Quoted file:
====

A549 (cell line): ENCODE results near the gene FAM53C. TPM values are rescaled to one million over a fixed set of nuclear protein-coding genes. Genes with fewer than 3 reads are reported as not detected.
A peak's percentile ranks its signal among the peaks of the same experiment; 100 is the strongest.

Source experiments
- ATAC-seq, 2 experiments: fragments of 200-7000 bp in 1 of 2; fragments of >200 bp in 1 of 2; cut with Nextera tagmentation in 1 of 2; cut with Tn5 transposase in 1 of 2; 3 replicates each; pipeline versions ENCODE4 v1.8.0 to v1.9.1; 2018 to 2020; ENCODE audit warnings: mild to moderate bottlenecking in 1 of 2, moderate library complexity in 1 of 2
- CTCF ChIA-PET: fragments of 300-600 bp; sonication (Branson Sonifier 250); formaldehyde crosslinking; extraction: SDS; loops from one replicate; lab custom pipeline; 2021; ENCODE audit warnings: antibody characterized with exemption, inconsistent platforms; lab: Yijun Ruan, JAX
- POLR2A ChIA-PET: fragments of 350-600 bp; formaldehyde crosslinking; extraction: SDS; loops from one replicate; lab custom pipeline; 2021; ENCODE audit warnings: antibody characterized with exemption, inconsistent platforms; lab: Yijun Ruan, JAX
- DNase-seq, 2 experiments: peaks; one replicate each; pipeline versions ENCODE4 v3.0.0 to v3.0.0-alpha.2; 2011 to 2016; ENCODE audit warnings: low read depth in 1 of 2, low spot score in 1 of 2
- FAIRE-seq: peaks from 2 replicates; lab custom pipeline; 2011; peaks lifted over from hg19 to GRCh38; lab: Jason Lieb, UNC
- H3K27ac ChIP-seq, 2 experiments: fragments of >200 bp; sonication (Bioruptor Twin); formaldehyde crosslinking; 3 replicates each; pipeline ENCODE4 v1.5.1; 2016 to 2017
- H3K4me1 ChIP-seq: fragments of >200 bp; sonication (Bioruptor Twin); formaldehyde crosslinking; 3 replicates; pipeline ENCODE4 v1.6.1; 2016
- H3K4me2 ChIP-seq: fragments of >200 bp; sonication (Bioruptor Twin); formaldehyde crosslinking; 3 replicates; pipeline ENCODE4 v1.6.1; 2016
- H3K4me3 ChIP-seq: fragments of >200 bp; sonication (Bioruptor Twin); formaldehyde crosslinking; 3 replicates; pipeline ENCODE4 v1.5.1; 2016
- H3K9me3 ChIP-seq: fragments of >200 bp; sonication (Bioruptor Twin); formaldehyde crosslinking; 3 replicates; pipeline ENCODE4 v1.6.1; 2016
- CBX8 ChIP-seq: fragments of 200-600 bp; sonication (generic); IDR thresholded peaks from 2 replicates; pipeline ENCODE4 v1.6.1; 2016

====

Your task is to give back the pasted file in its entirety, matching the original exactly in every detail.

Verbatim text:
A549 (cell line): ENCODE results near the gene FAM53C. TPM values are rescaled to one million over a fixed set of nuclear protein-coding genes. Genes with fewer than 3 reads are reported as not detected.
A peak's percentile ranks its signal among the peaks of the same experiment; 100 is the strongest.

Source experiments
- ATAC-seq, 2 experiments: fragments of 200-7000 bp in 1 of 2; fragments of >200 bp in 1 of 2; cut with Nextera tagmentation in 1 of 2; cut with Tn5 transposase in 1 of 2; 3 replicates each; pipeline versions ENCODE4 v1.8.0 to v1.9.1; 2018 to 2020; ENCODE audit warnings: mild to moderate bottlenecking in 1 of 2, moderate library complexity in 1 of 2
- CTCF ChIA-PET: fragments of 300-600 bp; sonication (Branson Sonifier 250); formaldehyde crosslinking; extraction: SDS; loops from one replicate; lab custom pipeline; 2021; ENCODE audit warnings: antibody characterized with exemption, inconsistent platforms; lab: Yijun Ruan, JAX
- POLR2A ChIA-PET: fragments of 350-600 bp; formaldehyde crosslinking; extraction: SDS; loops from one replicate; lab custom pipeline; 2021; ENCODE audit warnings: antibody characterized with exemption, inconsistent platforms; lab: Yijun Ruan, JAX
- DNase-seq, 2 experiments: peaks; one replicate each; pipeline versions ENCODE4 v3.0.0 to v3.0.0-alpha.2; 2011 to 2016; ENCODE audit warnings: low read depth in 1 of 2, low spot score in 1 of 2
- FAIRE-seq: peaks from 2 replicates; lab custom pipeline; 2011; peaks lifted over from hg19 to GRCh38; lab: Jason Lieb, UNC
- H3K27ac ChIP-seq, 2 experiments: fragments of >200 bp; sonication (Bioruptor Twin); formaldehyde crosslinking; 3 replicates each; pipeline ENCODE4 v1.5.1; 2016 to 2017
- H3K4me1 ChIP-seq: fragments of >200 bp; sonication (Bioruptor Twin); formaldehyde crosslinking; 3 replicates; pipeline ENCODE4 v1.6.1; 2016
- H3K4me2 ChIP-seq: fragments of >200 bp; sonication (Bioruptor Twin); formaldehyde crosslinking; 3 replicates; pipeline ENCODE4 v1.6.1; 2016
- H3K4me3 ChIP-seq: fragments of >200 bp; sonication (Bioruptor Twin); formaldehyde crosslinking; 3 replicates; pipeline ENCODE4 v1.5.1; 2016
- H3K9me3 ChIP-seq: fragments of >200 bp; sonication (Bioruptor Twin); formaldehyde crosslinking; 3 replicates; pipeline ENCODE4 v1.6.1; 2016
- CBX8 ChIP-seq: fragments of 200-600 bp; sonication (generic); IDR thresholded peaks from 2 replicates; pipeline ENCODE4 v1.6.1; 2016